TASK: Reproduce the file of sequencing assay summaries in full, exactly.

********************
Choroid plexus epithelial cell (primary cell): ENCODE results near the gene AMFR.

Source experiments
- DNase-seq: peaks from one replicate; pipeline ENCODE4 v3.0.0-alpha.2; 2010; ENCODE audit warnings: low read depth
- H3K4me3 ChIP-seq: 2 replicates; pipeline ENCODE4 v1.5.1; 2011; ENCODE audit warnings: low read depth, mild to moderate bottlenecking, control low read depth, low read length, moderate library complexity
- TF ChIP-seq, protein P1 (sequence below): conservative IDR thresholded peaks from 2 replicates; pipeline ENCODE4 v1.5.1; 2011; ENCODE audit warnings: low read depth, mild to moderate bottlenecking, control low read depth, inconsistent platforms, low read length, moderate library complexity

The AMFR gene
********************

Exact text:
Choroid plexus epithelial cell (primary cell): ENCODE results near the gene AMFR.

Source experiments
- DNase-seq: peaks from one replicate; pipeline ENCODE4 v3.0.0-alpha.2; 2010; ENCODE audit warnings: low read depth
- H3K4me3 ChIP-seq: 2 replicates; pipeline ENCODE4 v1.5.1; 2011; ENCODE audit warnings: low read depth, mild to moderate bottlenecking, control low read depth, low read length, moderate library complexity
- TF ChIP-seq, protein P1 (sequence below): conservative IDR thresholded peaks from 2 replicates; pipeline ENCODE4 v1.5.1; 2011; ENCODE audit warnings: low read depth, mild to moderate bottlenecking, control low read depth, inconsistent platforms, low read length, moderate library complexity

The AMFR gene